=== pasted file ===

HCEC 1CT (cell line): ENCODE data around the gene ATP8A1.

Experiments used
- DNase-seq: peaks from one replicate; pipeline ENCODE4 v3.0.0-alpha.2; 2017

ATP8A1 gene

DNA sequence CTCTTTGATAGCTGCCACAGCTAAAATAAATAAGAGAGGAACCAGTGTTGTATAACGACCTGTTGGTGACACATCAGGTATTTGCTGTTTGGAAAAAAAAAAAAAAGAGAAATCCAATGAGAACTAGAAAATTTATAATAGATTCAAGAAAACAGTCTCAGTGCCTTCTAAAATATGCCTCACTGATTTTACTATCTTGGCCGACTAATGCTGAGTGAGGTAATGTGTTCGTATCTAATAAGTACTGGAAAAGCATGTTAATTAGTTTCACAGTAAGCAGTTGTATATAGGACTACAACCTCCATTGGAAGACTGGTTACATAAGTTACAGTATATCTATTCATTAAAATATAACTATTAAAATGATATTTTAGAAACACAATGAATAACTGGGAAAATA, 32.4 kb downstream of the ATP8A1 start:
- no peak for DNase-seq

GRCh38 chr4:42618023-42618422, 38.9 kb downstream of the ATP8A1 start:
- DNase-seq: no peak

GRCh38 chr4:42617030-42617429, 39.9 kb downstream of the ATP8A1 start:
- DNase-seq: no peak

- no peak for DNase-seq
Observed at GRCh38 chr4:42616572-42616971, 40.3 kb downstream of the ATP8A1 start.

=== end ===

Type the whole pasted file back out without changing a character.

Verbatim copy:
HCEC 1CT (cell line): ENCODE data around the gene ATP8A1.

Experiments used
- DNase-seq: peaks from one replicate; pipeline ENCODE4 v3.0.0-alpha.2; 2017

ATP8A1 gene

DNA sequence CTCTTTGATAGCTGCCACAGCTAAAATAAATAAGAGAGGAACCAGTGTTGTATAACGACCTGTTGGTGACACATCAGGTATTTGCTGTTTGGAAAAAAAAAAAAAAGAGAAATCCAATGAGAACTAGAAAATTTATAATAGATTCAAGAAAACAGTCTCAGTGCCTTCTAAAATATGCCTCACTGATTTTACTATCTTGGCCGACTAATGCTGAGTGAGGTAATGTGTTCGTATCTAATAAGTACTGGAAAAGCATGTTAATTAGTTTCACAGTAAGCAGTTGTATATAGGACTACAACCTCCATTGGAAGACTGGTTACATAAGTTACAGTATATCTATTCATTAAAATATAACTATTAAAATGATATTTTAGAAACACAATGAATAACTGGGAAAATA, 32.4 kb downstream of the ATP8A1 start:
- no peak for DNase-seq

GRCh38 chr4:42618023-42618422, 38.9 kb downstream of the ATP8A1 start:
- DNase-seq: no peak

GRCh38 chr4:42617030-42617429, 39.9 kb downstream of the ATP8A1 start:
- DNase-seq: no peak

- no peak for DNase-seq
Observed at GRCh38 chr4:42616572-42616971, 40.3 kb downstream of the ATP8A1 start.